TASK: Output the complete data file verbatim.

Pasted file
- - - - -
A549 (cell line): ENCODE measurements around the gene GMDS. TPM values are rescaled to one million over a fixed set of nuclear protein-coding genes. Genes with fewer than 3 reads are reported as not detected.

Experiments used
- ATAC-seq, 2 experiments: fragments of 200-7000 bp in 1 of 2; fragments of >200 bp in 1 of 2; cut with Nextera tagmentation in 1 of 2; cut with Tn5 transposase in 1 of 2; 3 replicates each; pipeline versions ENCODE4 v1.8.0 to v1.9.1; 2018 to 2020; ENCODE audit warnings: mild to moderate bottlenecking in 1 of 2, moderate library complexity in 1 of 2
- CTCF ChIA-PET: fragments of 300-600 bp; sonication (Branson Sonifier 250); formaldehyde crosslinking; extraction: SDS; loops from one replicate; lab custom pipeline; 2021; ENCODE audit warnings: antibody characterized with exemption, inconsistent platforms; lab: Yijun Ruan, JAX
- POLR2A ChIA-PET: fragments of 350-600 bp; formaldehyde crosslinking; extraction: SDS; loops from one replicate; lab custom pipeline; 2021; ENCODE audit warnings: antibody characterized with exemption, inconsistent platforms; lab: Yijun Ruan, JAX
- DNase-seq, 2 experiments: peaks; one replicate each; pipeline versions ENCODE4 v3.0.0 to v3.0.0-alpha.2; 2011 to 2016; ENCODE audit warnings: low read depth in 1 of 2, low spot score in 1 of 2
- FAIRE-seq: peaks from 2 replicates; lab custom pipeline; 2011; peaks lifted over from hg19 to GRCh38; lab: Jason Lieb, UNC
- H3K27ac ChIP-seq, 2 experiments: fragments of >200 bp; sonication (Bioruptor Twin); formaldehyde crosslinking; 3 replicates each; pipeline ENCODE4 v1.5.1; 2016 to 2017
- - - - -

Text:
A549 (cell line): ENCODE measurements around the gene GMDS. TPM values are rescaled to one million over a fixed set of nuclear protein-coding genes. Genes with fewer than 3 reads are reported as not detected.

Experiments used
- ATAC-seq, 2 experiments: fragments of 200-7000 bp in 1 of 2; fragments of >200 bp in 1 of 2; cut with Nextera tagmentation in 1 of 2; cut with Tn5 transposase in 1 of 2; 3 replicates each; pipeline versions ENCODE4 v1.8.0 to v1.9.1; 2018 to 2020; ENCODE audit warnings: mild to moderate bottlenecking in 1 of 2, moderate library complexity in 1 of 2
- CTCF ChIA-PET: fragments of 300-600 bp; sonication (Branson Sonifier 250); formaldehyde crosslinking; extraction: SDS; loops from one replicate; lab custom pipeline; 2021; ENCODE audit warnings: antibody characterized with exemption, inconsistent platforms; lab: Yijun Ruan, JAX
- POLR2A ChIA-PET: fragments of 350-600 bp; formaldehyde crosslinking; extraction: SDS; loops from one replicate; lab custom pipeline; 2021; ENCODE audit warnings: antibody characterized with exemption, inconsistent platforms; lab: Yijun Ruan, JAX
- DNase-seq, 2 experiments: peaks; one replicate each; pipeline versions ENCODE4 v3.0.0 to v3.0.0-alpha.2; 2011 to 2016; ENCODE audit warnings: low read depth in 1 of 2, low spot score in 1 of 2
- FAIRE-seq: peaks from 2 replicates; lab custom pipeline; 2011; peaks lifted over from hg19 to GRCh38; lab: Jason Lieb, UNC
- H3K27ac ChIP-seq, 2 experiments: fragments of >200 bp; sonication (Bioruptor Twin); formaldehyde crosslinking; 3 replicates each; pipeline ENCODE4 v1.5.1; 2016 to 2017